Bill Shankly's Liverpool story was stranger than any fiction
Already the rave reviews are tumbling in for David Peace's latest football confection, Red or Dead, a version of Bill Shankly's life, and one of the most fulsome of them concludes: "This isn't a book about the way things were or the way things are. This is about the way things should be."
Herein, of course, lies the problem and it is a huge one. Peace and his publishers were successfully sued by Johnny Giles, a leading victim in the travesty of reality which the author worked in his hugely acclaimed treatment of Brian Clough's brief, ill-starred reign at Leeds United, and some said the Irishman was wrong to halt the production of a most entertaining and skilled piece of "faction" and cause the junking of many copies.
This view depended on whether (a) you knew the first thing about events at Elland Road in those tumultuous days and (b) you accepted that the real lives of real people were legitimate fodder for someone who, while clearly a gifted writer of fiction, was in search of a ready-made plot of extremely doubtful provenance. Giles rejected the second proposition with some vigour and he was right to do so.
Judging by extracts from the new work Peace appears to be in less danger of indignant courtroom action.
There are extremely long, impressionistic passages about some of the better known aspects of an extraordinary life, specifically Shankly's reverence for the memory of fighters like Jack Dempsey and Gene Tunney, his awkward parting with one of the greatest of his signings, Ian St John, and the anguish that came with his sense, rightly or wrongly, that all his achievements at Anfield had been quickly forgotten by the Liverpool board. They do not tell us anything, emotionally or factually, that we don't already know.
But then so far, so good – the fictional liberties do not appear to have ridden roughshod over the nuances of a great if extremely eccentric man's life.
Heaven knows, they were not exactly the best-kept secrets, as one discovered many years ago in his little office beneath the main stand at Anfield.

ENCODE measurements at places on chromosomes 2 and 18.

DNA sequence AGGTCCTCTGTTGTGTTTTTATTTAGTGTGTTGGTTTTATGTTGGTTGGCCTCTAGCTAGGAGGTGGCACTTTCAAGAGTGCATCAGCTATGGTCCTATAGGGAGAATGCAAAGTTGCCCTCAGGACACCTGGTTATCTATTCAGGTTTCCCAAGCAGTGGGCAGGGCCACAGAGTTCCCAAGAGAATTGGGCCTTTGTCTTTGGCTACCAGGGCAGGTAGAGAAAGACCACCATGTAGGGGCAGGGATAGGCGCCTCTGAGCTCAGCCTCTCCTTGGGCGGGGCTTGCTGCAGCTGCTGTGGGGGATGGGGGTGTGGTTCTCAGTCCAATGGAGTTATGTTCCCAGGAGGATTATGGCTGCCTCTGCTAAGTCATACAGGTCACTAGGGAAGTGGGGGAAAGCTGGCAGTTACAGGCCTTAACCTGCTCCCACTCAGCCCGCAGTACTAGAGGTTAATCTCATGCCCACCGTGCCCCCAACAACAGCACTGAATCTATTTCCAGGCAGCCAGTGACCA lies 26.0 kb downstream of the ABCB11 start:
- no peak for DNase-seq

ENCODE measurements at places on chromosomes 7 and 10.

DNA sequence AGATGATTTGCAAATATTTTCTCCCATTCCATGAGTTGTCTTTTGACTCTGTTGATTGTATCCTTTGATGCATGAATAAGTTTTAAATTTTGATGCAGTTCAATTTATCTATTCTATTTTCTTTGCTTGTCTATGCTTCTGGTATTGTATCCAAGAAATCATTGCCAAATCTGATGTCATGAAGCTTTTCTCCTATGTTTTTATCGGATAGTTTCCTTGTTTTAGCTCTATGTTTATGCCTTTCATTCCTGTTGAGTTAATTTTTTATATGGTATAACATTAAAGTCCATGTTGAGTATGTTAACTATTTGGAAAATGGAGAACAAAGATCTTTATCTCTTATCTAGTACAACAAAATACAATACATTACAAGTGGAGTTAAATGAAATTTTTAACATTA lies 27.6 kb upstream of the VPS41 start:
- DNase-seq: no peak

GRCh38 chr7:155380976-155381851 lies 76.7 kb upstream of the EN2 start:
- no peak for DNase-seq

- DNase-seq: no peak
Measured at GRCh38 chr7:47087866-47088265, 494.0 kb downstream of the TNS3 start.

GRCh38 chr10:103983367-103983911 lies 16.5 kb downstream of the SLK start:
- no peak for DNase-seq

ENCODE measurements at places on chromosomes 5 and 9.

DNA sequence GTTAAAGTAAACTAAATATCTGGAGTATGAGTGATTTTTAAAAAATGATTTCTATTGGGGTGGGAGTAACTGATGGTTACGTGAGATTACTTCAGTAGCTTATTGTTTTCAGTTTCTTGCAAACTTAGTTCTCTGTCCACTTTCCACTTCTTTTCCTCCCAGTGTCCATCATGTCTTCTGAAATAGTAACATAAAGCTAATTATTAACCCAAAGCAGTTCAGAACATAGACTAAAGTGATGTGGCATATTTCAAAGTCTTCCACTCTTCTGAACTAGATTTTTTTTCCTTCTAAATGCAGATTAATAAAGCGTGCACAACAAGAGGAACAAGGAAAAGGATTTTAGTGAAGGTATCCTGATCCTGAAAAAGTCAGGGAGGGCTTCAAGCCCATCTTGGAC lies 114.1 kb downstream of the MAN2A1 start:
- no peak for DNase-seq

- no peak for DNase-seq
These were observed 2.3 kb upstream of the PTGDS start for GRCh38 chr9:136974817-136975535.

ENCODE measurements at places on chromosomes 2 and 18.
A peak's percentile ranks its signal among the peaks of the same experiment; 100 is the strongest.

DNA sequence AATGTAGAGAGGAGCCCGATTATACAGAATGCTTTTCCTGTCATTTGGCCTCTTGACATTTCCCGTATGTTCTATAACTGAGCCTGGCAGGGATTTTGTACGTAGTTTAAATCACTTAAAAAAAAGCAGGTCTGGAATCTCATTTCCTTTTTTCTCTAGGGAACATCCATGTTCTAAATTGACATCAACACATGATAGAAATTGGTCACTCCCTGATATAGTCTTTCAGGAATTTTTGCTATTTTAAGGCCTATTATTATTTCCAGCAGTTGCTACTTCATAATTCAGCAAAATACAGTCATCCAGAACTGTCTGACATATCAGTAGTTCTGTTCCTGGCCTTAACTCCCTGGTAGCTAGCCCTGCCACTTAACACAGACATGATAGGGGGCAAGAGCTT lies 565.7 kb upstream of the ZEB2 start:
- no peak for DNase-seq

It was at that time when Shankly, having disposed of his first wave of key players, including the St John in whom he saw in their warmest days the qualities of a potentially fine middleweight, was building a new Liverpool.
It would, he said, be as dynamic as the one he had first fashioned when he brought St John and Ronnie Yeats down from Scotland, and in his enthusiasm for the project he got up from his seat and stood on the desk he had been pounding for some time. He stretched himself, his arms reached almost to the ceiling and he declared: "This team is going to go off like a great bloody bomb in the sky."
This, bizarrely enough, was the moment when one of his emerging young stars knocked on the door. Shankly half opened it and said, "Aye, laddie, what do you want? I'm busy now."
The young man's business was urgent enough. He would not be able to play in the coming game with Everton. His girlfriend was pregnant and his mother had arranged the wedding for the weekend. Shankly was aghast. "How can you come to me with this," he said, "don't you know we are fighting for our lives?"
It happened that Shankly had ordered his assistant Bob Paisley to arrange for a steady supply of steak to be taken to the boy's home. He was a gifted kid, but he needed building up. Later, Shankly saw Paisley in the corridor and he said to him, "Jesus Christ, Bob, we've bred a monster."
Shankly's life was filled with heroes and monsters, saints and villains, and in football it is hard to imagine one in less need of fictional adornment.
St John touched on this in the prologue of his autobiography, a work of scrupulous fact, when he wrote: "I found myself standing alone behind the Kop, gazing intently at the bronze image of Shankly, the legendary figure who for me will always be flesh and blood, almost human to a fault.
"Conflicting emotions rise to the surface when I think of him. I'm torn between love and hate, admiration and sometimes at least a little anger and disillusionment. On that day at Anfield, though, I wasn't looking at my Shankly, my patron, the arbiter of all my hopes for ten years of the prime of my life but the one who was imprinted so deeply on the wider consciousness of football and who was adored by the people of Liverpool. I focussed on the inscription, 'He made the people happy' and I thought, 'Aye, he did that'."
It is why the latest staging of The Bill Shankly Story at the Gladstone Theatre, Port Sunlight, on 18 October, to commemorate the 100th birthday of his birth, is certain to be another sell-out. Included in the witnesses will be St John, Ian Callaghan, Chris Lawler, Yeats and the fine chronicler of Merseyside football lore, John Keith.
One highlight will be Lawler's now hilarious account of the ferocious reaction to his decision to rule out a five-a-side goal scored by the manager at the end of training. "You haven't spoken for a year and the first thing you come out with is a lie." One thing is certain. If Shankly had been alive to read Red or Dead there would have been no keener observer of that line between truth and fiction.